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How About ‘Top Chef 2050’?

When SyFy says ”Imagine Greater,“ does it really mean a reality cooking show?


Llisten to Mark Stern, Syfy’s Executive Vice President for Original Content:
“In regards to reality, we’re developing all sorts of ideas, and there is an opportunity to push the envelope a bit with the new brand; to see where ‘Imagine Greater’ might take us. That said, as with our scripted programming, anything we do needs to fit within a speculative genre, and the idea that we’re celebrating the imagination. So, if we were to do a ‘cooking show,’ it definitely wouldn’t be a normal, conventional cooking show. “
A science fiction talk show?
A fantasy cooking show?
More than a few people are wondering if they’ve lost it over there at that the geek division of NBC and Universal. This move sure isn’t going to please the fans who’ve been up in arms since the net changed its name to something that looks like it’s pronounced “siffee.” But is it really all that out there?
As for a talk show, the old Sci-Fi Channel used to have one. While I don’t remember the name, it was a panel show with four or five speakers who would discuss the latest movie, TV show or sci-fi trend. Sort of like "The View" with ubergeeks and Harlan Ellison supplying the Whoppi Goldberg snark.
The show didn’t last, but if anything the market has improved for a talk show/infotainment show with a sci-fi fantasy slant. They certainly wouldn’t run out of material. Nearly all the big tentpoles have at least some fantasy elements attached.
It’s the Sci-fi (or Syfy) cooking show I’m trying to wrap my brain around. And I’m a foodie. I love "Diners, Drive Ins and Dives," "Top Chef" and "No Reservations." I also love sci-fi and fantasy. But mixing the two? How would that work?
Some of the exotic cuisines of the world rival anything a fantasy author could dream up, but that territory is already well staked out. Examine cutting edge equipment? All well and good, but most home cooks just want a new microwave, not an immersion circulator.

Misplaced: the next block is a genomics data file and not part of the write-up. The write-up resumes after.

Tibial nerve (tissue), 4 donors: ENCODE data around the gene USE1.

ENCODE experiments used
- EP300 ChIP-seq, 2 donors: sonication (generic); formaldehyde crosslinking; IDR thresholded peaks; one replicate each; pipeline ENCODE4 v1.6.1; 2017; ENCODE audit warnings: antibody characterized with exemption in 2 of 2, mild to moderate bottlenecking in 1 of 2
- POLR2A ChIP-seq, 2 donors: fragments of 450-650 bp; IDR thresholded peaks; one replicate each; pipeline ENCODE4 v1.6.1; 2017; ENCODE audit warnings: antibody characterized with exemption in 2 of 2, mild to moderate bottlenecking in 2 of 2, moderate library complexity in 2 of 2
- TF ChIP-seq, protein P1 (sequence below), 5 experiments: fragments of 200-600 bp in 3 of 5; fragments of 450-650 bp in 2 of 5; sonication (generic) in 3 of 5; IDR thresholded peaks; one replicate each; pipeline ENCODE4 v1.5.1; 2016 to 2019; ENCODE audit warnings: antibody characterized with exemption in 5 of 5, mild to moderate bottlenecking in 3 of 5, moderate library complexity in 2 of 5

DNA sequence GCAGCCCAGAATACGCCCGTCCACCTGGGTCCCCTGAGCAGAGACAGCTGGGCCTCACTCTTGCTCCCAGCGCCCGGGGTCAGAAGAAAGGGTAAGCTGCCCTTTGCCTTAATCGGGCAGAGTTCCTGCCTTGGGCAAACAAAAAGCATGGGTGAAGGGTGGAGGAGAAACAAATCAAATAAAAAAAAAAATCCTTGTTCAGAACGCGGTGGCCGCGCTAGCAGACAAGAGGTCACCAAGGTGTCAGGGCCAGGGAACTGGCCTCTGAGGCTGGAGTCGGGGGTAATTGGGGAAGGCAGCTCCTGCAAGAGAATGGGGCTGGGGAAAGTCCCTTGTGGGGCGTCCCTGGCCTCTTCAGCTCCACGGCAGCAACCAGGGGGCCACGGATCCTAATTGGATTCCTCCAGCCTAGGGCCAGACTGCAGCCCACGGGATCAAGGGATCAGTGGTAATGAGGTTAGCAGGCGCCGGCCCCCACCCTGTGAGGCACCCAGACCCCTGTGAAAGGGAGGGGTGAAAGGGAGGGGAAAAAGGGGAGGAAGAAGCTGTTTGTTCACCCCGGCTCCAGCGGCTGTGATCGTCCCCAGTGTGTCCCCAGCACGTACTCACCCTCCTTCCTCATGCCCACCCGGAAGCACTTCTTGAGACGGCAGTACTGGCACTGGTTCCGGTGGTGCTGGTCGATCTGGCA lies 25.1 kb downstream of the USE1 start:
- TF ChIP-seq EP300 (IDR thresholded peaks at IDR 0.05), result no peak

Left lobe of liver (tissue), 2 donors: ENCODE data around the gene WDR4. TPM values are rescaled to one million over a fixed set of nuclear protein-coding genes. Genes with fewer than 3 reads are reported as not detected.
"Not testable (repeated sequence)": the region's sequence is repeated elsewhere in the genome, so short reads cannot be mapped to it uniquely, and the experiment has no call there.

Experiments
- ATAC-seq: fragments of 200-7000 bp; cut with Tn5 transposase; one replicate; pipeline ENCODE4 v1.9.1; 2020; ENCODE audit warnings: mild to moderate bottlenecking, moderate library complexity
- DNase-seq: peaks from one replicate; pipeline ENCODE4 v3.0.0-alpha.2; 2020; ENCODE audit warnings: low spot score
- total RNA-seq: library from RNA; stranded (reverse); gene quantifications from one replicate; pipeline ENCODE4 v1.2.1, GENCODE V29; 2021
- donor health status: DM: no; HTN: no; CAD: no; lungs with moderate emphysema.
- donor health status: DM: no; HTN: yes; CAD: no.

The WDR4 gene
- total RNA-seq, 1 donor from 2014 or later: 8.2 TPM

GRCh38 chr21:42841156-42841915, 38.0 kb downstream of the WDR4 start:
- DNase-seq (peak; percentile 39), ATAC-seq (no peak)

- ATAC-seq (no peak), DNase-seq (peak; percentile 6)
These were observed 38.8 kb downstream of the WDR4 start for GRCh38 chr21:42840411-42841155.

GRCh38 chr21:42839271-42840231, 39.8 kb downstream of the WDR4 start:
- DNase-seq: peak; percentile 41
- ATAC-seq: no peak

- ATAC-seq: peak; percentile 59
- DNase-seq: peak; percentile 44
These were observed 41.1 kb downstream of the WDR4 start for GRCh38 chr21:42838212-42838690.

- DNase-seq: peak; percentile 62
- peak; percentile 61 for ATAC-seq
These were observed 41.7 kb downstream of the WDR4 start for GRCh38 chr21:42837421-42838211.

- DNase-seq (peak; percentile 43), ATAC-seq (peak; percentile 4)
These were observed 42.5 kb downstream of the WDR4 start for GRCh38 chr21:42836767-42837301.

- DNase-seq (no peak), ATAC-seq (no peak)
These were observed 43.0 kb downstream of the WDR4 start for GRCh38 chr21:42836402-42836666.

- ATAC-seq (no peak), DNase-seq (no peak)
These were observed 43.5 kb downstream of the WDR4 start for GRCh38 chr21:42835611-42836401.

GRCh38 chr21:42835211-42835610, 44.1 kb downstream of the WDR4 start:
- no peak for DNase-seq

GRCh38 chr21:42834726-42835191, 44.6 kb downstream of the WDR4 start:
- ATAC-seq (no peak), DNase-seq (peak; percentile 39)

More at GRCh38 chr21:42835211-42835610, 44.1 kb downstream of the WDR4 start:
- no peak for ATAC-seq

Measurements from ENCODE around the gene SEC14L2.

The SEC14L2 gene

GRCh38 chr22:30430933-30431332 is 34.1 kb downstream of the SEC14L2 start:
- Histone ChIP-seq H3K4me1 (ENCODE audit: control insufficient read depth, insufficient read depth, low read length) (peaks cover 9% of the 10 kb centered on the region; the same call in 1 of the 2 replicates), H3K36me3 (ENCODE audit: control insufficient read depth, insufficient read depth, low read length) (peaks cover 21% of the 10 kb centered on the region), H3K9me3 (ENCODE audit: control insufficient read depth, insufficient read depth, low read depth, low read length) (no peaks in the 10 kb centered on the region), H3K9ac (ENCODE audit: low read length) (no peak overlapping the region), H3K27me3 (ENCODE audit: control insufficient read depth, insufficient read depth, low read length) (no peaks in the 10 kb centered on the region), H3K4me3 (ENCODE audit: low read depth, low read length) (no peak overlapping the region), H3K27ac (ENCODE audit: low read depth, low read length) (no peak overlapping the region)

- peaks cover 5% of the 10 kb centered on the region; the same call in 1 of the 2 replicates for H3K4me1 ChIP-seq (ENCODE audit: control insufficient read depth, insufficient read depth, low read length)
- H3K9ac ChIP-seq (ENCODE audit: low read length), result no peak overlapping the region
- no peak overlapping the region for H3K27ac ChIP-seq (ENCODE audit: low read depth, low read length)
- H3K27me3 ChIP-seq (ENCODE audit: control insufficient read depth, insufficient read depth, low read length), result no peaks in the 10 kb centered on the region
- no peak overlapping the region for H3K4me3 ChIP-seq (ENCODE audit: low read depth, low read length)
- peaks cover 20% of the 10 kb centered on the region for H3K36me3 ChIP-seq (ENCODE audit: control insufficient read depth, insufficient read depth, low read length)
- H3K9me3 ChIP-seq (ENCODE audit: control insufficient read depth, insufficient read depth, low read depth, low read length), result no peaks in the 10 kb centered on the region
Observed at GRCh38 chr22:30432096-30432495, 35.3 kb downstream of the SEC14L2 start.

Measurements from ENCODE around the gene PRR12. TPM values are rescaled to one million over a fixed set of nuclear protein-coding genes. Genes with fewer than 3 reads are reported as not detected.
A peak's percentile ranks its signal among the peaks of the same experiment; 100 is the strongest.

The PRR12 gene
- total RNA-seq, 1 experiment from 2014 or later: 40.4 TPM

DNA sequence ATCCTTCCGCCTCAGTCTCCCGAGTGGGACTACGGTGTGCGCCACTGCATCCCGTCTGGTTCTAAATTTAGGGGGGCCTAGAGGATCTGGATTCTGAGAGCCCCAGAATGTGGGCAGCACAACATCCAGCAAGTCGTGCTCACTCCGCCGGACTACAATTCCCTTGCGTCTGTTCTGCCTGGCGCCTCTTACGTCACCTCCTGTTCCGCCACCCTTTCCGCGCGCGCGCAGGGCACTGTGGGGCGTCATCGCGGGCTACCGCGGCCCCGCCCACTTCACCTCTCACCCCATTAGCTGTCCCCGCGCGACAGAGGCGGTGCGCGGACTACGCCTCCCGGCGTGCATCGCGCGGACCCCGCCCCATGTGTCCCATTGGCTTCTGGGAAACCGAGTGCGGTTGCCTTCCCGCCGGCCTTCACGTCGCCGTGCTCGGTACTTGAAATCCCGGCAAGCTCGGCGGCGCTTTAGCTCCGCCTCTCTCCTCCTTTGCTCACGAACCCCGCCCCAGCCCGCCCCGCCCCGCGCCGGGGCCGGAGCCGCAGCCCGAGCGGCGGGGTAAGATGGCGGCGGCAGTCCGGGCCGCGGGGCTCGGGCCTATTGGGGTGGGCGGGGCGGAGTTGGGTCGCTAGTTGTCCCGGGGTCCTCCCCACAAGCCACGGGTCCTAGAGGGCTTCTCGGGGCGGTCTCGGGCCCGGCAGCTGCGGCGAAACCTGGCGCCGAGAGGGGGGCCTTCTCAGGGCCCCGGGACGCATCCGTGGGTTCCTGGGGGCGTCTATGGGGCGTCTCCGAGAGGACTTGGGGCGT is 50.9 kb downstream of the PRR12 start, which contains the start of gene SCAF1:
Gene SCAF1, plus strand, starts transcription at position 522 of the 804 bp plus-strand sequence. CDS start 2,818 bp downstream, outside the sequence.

Maybe re-create great sci-fi fantasy meals. You could get medieval (literally, and yes I’m using that term correctly) and re-create the feasts from "Game of Thrones." You could dine like James Bond — the Fleming books are chock full of 1960’s gourmet dining scenes.) Or you could do the "20,000 Leagues Under the Sea" challenge and find out if brisket of blowfish really does taste like lamb (as opposed to neurotoxin.)
Of all those ideas, I can’t see any of them lasting more than three episodes.
So yes, SyFy, I do smell what you’re cooking. There’s a heavy scent of “Throwing Anything Against the Wall” with a soupcon of Development Hell.


Michael Lee is a novel writer, blogger and freelance journalist living in L.A. He's been a judge for the prestigious PAGE Awards and blogs about his two biggest passions, screenwriting and food, at Screenwriting Foxhole and To Cook and Eat in L.A., respectively. Lee is also a co-author of "The Insider's Guide to Screenwriting" and has just published his first novel, "My Frankenstein."